Living off-grid vs Camping

I am an avid camper, a fan of informal camping. Informal camping is basically what camping really should be. It is devoid of the wannabe nature of sharing a camp-ground with other people, and pretending to be out in nature while there are really toilets and showers 50meters behind you. The definition of a camp (army camp, mine camp, construction camp…) is a location where you temporarily set up a base of operations for living and sleeping, eating and medicating, washing etc in that area. The area is usually far from anything, and requires you to carry, erect and operate your own infrastructure. That is camping, the way I like it, and the way I do it with a friend, Tiaan (Will link to him when he makes up his mind on his new blog), in the Karoo.

Followers of this blog will remember that I lived in the Karoo on a farm for some time, after which we started looking at buying our own farm. We now live on that farm, and maintain to be as off-grid as possible. The cottage is tiny, designed to be affordable and only serve its purposes of sleeping, eating and ablutions. The sewage goes to a septic system, the water is pumped by a simple, single panel solar system to above-ground tanks and distributed around the farm by 40mm class-3 pipes that we buried by manual labour. Electricity is generated by solar as well, and hopefull in the near future, wind! Everything else is slowly being adapted to ‘self-provided’ and where not possible, traded or purchased. It works OK so far, but we have far to go.

I feel like I am camping, permanently. Gas is used to cook my water, and I braai on temporary stone-built ovens/braais. We saw planks by hand on self-made pedestals/worktables, and pick our olives by hand. We avoid scorpions at night by wearing boots, we use torches as much as city-kids use cellphones. I am getting used to the stars, and their locations between the trees every-night, enough so to almost tell time. Since we extract our own water, and ultimately have to ‘store’ it in the septic tank, we use water wisely. High drain electrical appliances like the vacuum cleaner or drill is used in well-timed hours of the day. I feel like it’s a camp, it feels like camping.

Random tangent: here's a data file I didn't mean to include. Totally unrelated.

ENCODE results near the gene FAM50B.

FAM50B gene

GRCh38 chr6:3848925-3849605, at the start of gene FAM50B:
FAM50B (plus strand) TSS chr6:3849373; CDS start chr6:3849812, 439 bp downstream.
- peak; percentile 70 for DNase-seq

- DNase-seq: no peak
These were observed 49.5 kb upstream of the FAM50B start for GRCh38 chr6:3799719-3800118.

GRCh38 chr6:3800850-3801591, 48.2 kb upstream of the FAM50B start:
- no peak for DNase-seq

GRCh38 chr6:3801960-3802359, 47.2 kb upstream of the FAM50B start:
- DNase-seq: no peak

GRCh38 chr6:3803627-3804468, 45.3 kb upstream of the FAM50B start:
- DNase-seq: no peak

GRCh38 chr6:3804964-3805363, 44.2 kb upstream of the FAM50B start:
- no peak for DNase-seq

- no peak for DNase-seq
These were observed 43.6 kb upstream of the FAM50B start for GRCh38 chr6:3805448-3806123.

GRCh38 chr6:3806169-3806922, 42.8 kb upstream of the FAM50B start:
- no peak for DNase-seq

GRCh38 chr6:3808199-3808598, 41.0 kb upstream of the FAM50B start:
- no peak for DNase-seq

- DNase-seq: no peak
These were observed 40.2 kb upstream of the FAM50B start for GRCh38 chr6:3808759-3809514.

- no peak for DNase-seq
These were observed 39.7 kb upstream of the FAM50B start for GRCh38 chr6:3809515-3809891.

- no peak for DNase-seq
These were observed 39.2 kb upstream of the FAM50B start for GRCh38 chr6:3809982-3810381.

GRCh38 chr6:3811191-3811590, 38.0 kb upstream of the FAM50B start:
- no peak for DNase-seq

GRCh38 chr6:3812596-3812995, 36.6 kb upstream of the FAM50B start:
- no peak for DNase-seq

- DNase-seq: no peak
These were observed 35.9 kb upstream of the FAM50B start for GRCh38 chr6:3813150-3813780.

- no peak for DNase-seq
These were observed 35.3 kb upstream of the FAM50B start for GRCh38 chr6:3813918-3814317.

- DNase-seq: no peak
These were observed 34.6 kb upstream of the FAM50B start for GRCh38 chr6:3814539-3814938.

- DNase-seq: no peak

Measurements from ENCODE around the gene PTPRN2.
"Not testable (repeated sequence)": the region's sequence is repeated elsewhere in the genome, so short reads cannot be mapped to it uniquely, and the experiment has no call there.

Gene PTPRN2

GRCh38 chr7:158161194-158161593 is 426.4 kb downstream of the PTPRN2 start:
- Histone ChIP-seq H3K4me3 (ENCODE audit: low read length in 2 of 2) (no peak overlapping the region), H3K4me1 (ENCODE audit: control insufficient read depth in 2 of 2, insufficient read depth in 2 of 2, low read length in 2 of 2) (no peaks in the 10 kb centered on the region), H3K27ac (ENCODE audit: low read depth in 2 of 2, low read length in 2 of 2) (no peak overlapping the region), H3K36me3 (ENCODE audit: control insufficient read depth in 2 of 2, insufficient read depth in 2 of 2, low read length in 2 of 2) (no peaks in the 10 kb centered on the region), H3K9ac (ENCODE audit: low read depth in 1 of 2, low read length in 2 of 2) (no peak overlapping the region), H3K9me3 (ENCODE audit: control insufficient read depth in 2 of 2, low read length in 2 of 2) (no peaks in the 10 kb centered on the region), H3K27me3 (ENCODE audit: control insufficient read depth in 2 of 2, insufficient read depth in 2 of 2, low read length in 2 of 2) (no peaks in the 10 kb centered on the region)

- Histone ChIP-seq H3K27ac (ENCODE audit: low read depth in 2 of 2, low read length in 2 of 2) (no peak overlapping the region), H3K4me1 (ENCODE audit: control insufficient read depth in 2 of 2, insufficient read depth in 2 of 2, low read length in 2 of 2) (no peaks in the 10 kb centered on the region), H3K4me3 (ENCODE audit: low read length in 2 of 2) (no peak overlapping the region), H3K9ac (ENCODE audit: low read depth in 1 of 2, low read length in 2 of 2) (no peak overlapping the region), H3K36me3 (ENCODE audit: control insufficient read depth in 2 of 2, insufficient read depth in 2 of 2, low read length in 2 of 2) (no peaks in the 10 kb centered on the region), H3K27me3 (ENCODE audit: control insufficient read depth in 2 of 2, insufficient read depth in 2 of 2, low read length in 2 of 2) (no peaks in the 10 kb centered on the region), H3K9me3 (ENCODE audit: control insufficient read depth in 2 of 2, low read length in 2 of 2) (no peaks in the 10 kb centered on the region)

When I got to work this morning, my jacket smelt like the smoke from a tiny olive-wood fire I made (for a coffee Mokapot) in the morning. It dawned on me, that with any of the known risks and issues of living so far from work, it is worth it. Driving a bit longer to work, and having to keep an alert mind around the farm security is a small tax to pay compared to what city people pay between noise, pollution, pressure, performance anxiety, keeping-up-with-the-jones’ etc… I like it. It’s proper essentialism, not minimalism.

Stay tuned for the real camp-man, Tiaan, as he sets up a new outdoors life brand blog. I will share the link!

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